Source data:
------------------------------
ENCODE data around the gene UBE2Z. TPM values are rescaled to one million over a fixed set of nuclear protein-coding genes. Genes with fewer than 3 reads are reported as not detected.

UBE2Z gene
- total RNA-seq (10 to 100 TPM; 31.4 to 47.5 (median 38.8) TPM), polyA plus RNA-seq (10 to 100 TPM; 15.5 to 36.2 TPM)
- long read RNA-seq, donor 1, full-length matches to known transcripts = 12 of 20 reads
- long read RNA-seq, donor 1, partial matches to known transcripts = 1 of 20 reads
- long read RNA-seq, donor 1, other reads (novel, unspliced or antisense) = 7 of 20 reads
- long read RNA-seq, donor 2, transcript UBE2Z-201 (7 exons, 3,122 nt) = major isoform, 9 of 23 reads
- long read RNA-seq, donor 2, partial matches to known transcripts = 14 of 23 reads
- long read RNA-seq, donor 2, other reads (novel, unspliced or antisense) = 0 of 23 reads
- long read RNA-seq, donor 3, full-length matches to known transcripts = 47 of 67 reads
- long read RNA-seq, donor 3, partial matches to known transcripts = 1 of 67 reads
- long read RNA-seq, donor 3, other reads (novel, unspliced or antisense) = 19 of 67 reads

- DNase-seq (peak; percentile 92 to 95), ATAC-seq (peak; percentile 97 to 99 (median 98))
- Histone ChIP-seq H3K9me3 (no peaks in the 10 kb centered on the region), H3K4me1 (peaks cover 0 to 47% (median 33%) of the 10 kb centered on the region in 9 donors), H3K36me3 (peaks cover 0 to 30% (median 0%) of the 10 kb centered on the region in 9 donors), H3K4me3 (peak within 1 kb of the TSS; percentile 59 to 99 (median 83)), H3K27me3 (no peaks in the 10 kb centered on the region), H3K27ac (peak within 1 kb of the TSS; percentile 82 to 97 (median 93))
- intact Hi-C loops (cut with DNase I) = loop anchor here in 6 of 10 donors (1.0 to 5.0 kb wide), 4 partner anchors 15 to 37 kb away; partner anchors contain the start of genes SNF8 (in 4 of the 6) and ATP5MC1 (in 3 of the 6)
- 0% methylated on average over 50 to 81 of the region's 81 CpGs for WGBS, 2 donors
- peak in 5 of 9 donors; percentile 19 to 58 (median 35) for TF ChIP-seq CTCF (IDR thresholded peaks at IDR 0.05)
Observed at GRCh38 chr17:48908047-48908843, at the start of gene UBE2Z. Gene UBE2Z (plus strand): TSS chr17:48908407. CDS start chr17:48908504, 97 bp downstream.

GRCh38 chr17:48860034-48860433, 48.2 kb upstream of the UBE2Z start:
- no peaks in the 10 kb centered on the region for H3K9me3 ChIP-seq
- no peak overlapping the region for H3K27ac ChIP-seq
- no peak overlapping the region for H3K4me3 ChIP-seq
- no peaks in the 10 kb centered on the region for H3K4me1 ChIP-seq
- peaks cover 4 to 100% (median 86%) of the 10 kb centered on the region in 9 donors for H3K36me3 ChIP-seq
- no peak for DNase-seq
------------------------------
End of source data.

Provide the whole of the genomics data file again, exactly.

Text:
ENCODE data around the gene UBE2Z. TPM values are rescaled to one million over a fixed set of nuclear protein-coding genes. Genes with fewer than 3 reads are reported as not detected.

UBE2Z gene
- total RNA-seq (10 to 100 TPM; 31.4 to 47.5 (median 38.8) TPM), polyA plus RNA-seq (10 to 100 TPM; 15.5 to 36.2 TPM)
- long read RNA-seq, donor 1, full-length matches to known transcripts = 12 of 20 reads
- long read RNA-seq, donor 1, partial matches to known transcripts = 1 of 20 reads
- long read RNA-seq, donor 1, other reads (novel, unspliced or antisense) = 7 of 20 reads
- long read RNA-seq, donor 2, transcript UBE2Z-201 (7 exons, 3,122 nt) = major isoform, 9 of 23 reads
- long read RNA-seq, donor 2, partial matches to known transcripts = 14 of 23 reads
- long read RNA-seq, donor 2, other reads (novel, unspliced or antisense) = 0 of 23 reads
- long read RNA-seq, donor 3, full-length matches to known transcripts = 47 of 67 reads
- long read RNA-seq, donor 3, partial matches to known transcripts = 1 of 67 reads
- long read RNA-seq, donor 3, other reads (novel, unspliced or antisense) = 19 of 67 reads

- DNase-seq (peak; percentile 92 to 95), ATAC-seq (peak; percentile 97 to 99 (median 98))
- Histone ChIP-seq H3K9me3 (no peaks in the 10 kb centered on the region), H3K4me1 (peaks cover 0 to 47% (median 33%) of the 10 kb centered on the region in 9 donors), H3K36me3 (peaks cover 0 to 30% (median 0%) of the 10 kb centered on the region in 9 donors), H3K4me3 (peak within 1 kb of the TSS; percentile 59 to 99 (median 83)), H3K27me3 (no peaks in the 10 kb centered on the region), H3K27ac (peak within 1 kb of the TSS; percentile 82 to 97 (median 93))
- intact Hi-C loops (cut with DNase I) = loop anchor here in 6 of 10 donors (1.0 to 5.0 kb wide), 4 partner anchors 15 to 37 kb away; partner anchors contain the start of genes SNF8 (in 4 of the 6) and ATP5MC1 (in 3 of the 6)
- 0% methylated on average over 50 to 81 of the region's 81 CpGs for WGBS, 2 donors
- peak in 5 of 9 donors; percentile 19 to 58 (median 35) for TF ChIP-seq CTCF (IDR thresholded peaks at IDR 0.05)
Observed at GRCh38 chr17:48908047-48908843, at the start of gene UBE2Z. Gene UBE2Z (plus strand): TSS chr17:48908407. CDS start chr17:48908504, 97 bp downstream.

GRCh38 chr17:48860034-48860433, 48.2 kb upstream of the UBE2Z start:
- no peaks in the 10 kb centered on the region for H3K9me3 ChIP-seq
- no peak overlapping the region for H3K27ac ChIP-seq
- no peak overlapping the region for H3K4me3 ChIP-seq
- no peaks in the 10 kb centered on the region for H3K4me1 ChIP-seq
- peaks cover 4 to 100% (median 86%) of the 10 kb centered on the region in 9 donors for H3K36me3 ChIP-seq
- no peak for DNase-seq